The function of an antenna is illustrated by the antenna of photosystem II
The antenna of the PS II reaction center contains primarily four LHCs termed LHC-IIa–d. The main component is LHC-IIb; it represents 67% of the total chlorophyll of the PS II antenna and is the most abundant membrane protein of the thylakoid membrane, and has therefore been partic-ularly thoroughly investigated. LHC-IIb occurs in the membrane, most probably as a trimer. The monomer consists of a polypeptide to which four xanthophyll molecules are bound (Table 2.2). The polypeptide contains one threonine residue, which can be phosphorylated by ATP via a protein kinase. Phosphorylation regulates the activity of LHC-II .
There has been a breakthrough in establishing the three-dimensional structure of LHC-IIb by electron cryomicroscopy at a temperature of 4 K of crystalline layers of LHC-IIb-trimers (Fig. 2.11). The LHC-IIb-peptide forms three transmembrane helices. The two lutein molecules span the membrane crosswise. The other two molecules are not visible in the iso-lated LHC complex. The chl-b-molecules, where the absorption maximum in the red spectral region lies at a shorter wavelength than that of chl-a, are positioned in the outer region of the complexes. Only one of the chl-a-molecules is positioned in the outer region; the others are all present in the center. Figure 2.12 shows a vertical projection of the arrangement of the monomers to form a trimer. The chl-a positioned in the outer region medi-ates the transfer of energy to the neighboring trimers or to the reaction center. The trimers are arranged in the membrane as oligomers forming the antenna for the conductance of the absorbed excitons. The chl-a/chl-b ratio is much higher in LHC-IIa and LHC-IIc than in LHC-IIb. Most likely LHC-IIa and LHC-IIc are positioned between LHC-IIb and the reaction center.
Figure 2.13 shows a hypothetical scheme of the array of the PS II antenna. The outer complexes, consisting of LHC-IIb, are present at the periphery of the antenna. The excitons captured by chl-b in LHC-IIb are transferred to chl-a in the center of the LHC-IIbmonomers and are then transferred further by chl-a contacts between the trimers to the inner anten-nae complexes. The inner complexes are connected by small chlorophyll containing subunits to the core complex. This consists of the antennae pro-teins CP 43 and CP 47, which are closely attached to the reaction center (Fig. 3.22), and each containing about 15 chl-a molecules. Since the absorp-tion maximum of chl-b is at a lower wavelength than that of chl-a, the transfer of excitons from chl-b to chl-a is accompanied by loss of energy as heat. This promotes the flux of excitons from the periphery to the reaction center. The connection between the outer LHCs (LHC-IIb) and the PS II can be interrupted by phosphorylation. In this way the actual size of the antenna can be adjusted to the intensity of illumination .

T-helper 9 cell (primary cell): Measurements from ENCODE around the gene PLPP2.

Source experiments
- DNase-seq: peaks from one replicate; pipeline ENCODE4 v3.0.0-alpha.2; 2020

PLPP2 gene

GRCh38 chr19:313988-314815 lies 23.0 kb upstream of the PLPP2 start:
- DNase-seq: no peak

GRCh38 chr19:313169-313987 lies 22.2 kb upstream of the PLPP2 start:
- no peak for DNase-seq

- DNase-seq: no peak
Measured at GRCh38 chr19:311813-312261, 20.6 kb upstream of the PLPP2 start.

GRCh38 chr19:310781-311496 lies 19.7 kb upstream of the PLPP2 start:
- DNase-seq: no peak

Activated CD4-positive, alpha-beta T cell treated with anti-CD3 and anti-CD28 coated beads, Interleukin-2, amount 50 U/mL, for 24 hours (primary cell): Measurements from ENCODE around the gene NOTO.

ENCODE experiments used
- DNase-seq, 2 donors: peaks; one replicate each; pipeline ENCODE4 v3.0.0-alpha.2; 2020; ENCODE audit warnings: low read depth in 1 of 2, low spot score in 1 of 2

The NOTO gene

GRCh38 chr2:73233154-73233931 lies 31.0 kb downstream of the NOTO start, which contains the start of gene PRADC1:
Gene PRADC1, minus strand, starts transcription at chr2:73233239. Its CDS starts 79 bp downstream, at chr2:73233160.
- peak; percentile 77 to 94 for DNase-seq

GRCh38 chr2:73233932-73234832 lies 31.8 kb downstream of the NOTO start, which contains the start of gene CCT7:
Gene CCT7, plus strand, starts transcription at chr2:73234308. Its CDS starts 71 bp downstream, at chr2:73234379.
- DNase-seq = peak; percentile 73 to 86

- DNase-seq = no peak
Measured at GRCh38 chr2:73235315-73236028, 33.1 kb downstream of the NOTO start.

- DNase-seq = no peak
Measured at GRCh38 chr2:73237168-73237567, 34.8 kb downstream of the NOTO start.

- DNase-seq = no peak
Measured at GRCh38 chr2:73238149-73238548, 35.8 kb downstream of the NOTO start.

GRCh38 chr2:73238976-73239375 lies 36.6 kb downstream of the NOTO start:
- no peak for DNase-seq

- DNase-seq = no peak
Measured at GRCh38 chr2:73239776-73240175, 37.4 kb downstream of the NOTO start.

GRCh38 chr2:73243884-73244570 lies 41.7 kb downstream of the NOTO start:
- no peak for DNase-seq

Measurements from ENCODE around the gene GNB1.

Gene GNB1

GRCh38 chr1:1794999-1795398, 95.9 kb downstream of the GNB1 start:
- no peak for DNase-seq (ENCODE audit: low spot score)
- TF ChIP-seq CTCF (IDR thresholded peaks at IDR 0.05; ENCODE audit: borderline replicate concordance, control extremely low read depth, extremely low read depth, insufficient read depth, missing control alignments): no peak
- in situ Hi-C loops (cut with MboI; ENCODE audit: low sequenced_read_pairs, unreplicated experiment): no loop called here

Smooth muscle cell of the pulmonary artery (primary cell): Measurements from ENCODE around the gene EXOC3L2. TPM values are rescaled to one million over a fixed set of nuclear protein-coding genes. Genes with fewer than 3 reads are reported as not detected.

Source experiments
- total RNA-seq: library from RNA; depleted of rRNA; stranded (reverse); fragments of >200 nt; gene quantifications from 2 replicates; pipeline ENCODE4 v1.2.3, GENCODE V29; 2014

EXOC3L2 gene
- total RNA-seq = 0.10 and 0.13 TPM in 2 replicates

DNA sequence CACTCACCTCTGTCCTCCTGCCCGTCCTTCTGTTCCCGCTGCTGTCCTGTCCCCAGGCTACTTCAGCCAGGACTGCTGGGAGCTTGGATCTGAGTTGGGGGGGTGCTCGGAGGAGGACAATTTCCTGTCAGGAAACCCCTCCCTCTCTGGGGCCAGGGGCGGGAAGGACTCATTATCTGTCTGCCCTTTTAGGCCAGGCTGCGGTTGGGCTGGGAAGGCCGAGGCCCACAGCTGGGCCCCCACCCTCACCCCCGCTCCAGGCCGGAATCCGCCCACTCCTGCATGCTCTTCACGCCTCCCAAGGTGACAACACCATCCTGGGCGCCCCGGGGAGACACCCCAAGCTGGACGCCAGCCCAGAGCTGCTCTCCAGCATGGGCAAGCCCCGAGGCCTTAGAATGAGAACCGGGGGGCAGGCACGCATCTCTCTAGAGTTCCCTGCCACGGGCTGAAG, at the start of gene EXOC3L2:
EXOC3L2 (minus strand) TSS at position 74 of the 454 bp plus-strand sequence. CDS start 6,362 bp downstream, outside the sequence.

Photosystem I contains fewer LHCs than photosystem II since its core antenna is larger than in PS II. The LHCs of PS I are similar to those of PS II. Sequence analysis shows that LHC-I and LHC-II stem from a common ancestor. It has been suggested that in the phosphorylated state LHC-IIb can also function as an antenna of PS I .
There are two mechanisms for the movement of excitons. The excitons may be delocalized by distribution over the whole chromophore mole-cules. On the other hand, excitons may also initially be present in a certain chromophore molecule and subsequently transferred to a more distant chromophore. This process of exciton transfer has been termed the Förster mechanism. The transfer of excitons between closely neighboring chlorophyll molecules within an LHC complex probably proceeds viadelocalized electrons, and the transfer between the LHCs and the reaction center occurs via the Förster mechanism. Absorption measurements with ultrafast laser technique have shown that the exciton transfer between two chlorophyll molecules proceeds within 0.1 ps (10-13 s). Thus the velocity of the exciton transfer in the antennae is much faster than the charge separation in the reaction center (approx 3.5 ps) . The reaction center functions as an energy trap for excitons present in the antenna.
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